She opened a large white envelope.  Taking a paper she printed fresh from her printer, she placed it inside the envelope with my son’s name and address appearing through the clear plastic window, like an ordinary utility bill.  The solid blue, plastic hanger that was the placard was inside the envelope.  It peeked out from within, shiny blue, scratch free, with the universal symbol and white lettering clearly visible within.

“You must place this, (indicating the paper she had just put inside the envelope) in the window whenever you park your car.  Place the placard on the rear view mirror.  You must remove the placard again before driving.”  The tone of her instruction was the same, monotonous speech I heard from flight attendants giving the fasten seat belt instructions.  She knew nothing of what feelings were churning inside me as she droned on, giving the speech that she’d clearly done hundreds of times before I stood here.  Or perhaps she knew how I might feel and had disconnected from it so long ago that it didn’t cross her mind anymore.

Looking at the envelope, while listening to her instructions, I was struck by the number of mixed feelings I had reeling through my head.  There was relief that my little boy would now be safer, with less walking distance to dart in crowded parking lots:  numbness at the realization that my son was now intertwined with the blue symbol I’d never really connected him to before:  anger at myself for the selfishness of feeling sad: guilt at possessing the symbol which I thought belonged only to people unable to walk: more anger at myself for knowing my son has an invisible disability, yet still, stupidly feeling that only a visible disability justified holding this placard.

She handed me the envelope with a piteous look.  Anger flushed my cheeks which felt scratchy dry from where I’d wiped my sleeve moments before.  Outside the building, I could hear birds tweeting.  The sun shone brightly.  It was spring in the middle of winter.  I walked to the car, still jostling with the mixed emotions.  Seated behind the wheel, I opened the envelope.  I took out the paper and read my son’s full name. And the tears flowed again, despite shameful anger at myself.  Looking in the rear view mirror, I wiped away the evidence once more and drove to pick up my little boy.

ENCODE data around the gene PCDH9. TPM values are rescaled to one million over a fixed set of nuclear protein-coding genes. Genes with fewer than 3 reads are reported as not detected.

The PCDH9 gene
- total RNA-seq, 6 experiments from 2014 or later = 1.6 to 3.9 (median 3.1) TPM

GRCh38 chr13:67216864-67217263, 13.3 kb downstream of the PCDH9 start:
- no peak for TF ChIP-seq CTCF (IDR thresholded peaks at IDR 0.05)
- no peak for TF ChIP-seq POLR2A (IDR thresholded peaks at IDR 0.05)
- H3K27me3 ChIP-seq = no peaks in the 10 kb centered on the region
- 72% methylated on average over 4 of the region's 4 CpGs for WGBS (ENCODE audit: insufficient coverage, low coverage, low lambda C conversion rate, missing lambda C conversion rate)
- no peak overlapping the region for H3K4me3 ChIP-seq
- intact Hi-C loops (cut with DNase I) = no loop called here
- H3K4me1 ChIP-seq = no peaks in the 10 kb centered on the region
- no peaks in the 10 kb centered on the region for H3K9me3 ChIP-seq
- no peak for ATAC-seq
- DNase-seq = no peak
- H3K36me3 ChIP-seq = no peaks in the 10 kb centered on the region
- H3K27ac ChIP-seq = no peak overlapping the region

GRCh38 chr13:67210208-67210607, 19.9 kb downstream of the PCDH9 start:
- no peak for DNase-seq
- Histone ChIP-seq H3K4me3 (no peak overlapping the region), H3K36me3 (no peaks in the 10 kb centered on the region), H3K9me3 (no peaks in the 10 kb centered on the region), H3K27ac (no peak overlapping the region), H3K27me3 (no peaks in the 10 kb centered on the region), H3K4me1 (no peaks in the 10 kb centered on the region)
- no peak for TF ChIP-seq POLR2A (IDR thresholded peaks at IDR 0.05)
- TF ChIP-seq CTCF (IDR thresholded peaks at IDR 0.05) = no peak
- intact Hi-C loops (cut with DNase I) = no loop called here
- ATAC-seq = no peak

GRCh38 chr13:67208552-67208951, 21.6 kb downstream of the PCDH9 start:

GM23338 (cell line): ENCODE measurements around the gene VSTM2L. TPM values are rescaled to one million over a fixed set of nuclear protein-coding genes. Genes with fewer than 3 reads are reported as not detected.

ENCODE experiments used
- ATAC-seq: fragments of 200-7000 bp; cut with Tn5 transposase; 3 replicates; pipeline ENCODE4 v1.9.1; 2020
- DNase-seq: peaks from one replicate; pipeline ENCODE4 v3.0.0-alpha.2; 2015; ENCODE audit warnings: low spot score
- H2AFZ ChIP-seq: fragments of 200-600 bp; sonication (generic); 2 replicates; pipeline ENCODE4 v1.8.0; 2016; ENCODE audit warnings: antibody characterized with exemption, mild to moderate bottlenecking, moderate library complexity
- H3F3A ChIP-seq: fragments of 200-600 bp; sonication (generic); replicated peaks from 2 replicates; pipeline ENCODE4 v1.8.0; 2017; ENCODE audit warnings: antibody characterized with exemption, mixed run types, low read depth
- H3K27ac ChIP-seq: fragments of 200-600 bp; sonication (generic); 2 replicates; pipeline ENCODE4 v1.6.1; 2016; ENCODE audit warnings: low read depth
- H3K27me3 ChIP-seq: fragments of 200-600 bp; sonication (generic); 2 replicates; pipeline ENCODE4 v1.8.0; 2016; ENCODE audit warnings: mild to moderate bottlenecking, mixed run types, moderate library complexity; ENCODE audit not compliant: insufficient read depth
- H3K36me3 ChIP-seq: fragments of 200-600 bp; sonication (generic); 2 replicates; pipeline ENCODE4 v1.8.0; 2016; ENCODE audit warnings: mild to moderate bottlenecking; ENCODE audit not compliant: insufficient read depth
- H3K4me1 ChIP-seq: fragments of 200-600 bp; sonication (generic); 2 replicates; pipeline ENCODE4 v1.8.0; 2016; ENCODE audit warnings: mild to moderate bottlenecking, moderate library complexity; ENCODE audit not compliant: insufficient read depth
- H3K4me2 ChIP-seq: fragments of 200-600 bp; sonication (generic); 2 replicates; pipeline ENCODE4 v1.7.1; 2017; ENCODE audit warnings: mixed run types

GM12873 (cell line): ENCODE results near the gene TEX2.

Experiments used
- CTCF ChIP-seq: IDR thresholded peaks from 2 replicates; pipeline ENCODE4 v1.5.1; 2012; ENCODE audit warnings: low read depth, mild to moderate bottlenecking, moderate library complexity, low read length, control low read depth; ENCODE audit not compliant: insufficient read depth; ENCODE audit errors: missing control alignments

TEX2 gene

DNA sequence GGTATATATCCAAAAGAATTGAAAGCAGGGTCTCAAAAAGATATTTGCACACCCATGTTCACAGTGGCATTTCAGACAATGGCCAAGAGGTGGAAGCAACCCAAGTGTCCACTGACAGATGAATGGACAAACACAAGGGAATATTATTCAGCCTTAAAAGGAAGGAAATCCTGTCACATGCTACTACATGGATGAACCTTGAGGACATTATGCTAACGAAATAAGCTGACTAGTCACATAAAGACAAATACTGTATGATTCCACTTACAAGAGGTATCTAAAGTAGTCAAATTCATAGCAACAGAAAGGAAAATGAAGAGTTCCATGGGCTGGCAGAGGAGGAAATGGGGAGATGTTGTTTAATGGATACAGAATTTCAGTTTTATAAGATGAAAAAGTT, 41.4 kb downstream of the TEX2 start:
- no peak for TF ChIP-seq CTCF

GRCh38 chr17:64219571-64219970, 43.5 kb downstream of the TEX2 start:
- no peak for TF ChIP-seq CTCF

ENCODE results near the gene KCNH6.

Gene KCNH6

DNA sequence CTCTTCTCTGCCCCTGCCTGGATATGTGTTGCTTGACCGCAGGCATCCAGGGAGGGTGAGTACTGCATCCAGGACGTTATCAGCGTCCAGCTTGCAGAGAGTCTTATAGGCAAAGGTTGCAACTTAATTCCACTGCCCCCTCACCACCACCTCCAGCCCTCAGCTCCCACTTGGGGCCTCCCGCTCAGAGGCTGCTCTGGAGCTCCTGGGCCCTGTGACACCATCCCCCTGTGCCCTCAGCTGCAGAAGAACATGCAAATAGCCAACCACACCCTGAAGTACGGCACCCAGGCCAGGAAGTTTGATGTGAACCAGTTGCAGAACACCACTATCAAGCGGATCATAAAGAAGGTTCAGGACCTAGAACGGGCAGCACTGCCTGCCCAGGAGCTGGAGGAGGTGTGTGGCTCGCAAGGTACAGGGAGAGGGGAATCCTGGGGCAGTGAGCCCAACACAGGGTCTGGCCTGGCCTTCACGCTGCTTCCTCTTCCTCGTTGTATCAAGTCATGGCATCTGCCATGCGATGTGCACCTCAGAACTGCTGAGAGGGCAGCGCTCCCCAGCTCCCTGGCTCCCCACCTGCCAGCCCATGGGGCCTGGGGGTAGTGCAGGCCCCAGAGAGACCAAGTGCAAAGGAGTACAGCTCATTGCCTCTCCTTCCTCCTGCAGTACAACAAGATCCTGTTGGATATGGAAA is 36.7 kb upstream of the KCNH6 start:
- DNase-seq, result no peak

About solodialogue

I'm a lawyer and the mom of a 6 year old boy with autism. I work part time and spend the rest driving here and there and everywhere for my son's various therapies. Instead of trying cases, I now play Pac-man and watch SpongeBob. I wear old sweaters and jeans and always, always flat shoes to run after my son. Yeah, it's different but I wouldn't change it for anything. The love of my child is the most powerful, beautiful and rewarding aspect of my life.
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13 Responses to The New Blue Symbol.

  1. When you smile, I smile with you and so too, when you cry, I cry with you. You are not wrong for any of the things you felt. You are human and you are an incredibly devoted Mom with nothing to feel guilty about. But if you need to shed a tear, then shed it. No judgment here. xoxo {hugs}

  2. Lisa says:

    I am sending you hugs and love. I just wiped away my own tear. I imagine how difficult it had to be to obtain the placard…the physical representation of disability…and yet, it just a tool. Simple as that…a tool. Another tool in T’s box that will help him succeed in the world. It is nothing major, but I know it will help give you both peace of mind. Hang in there…hugs.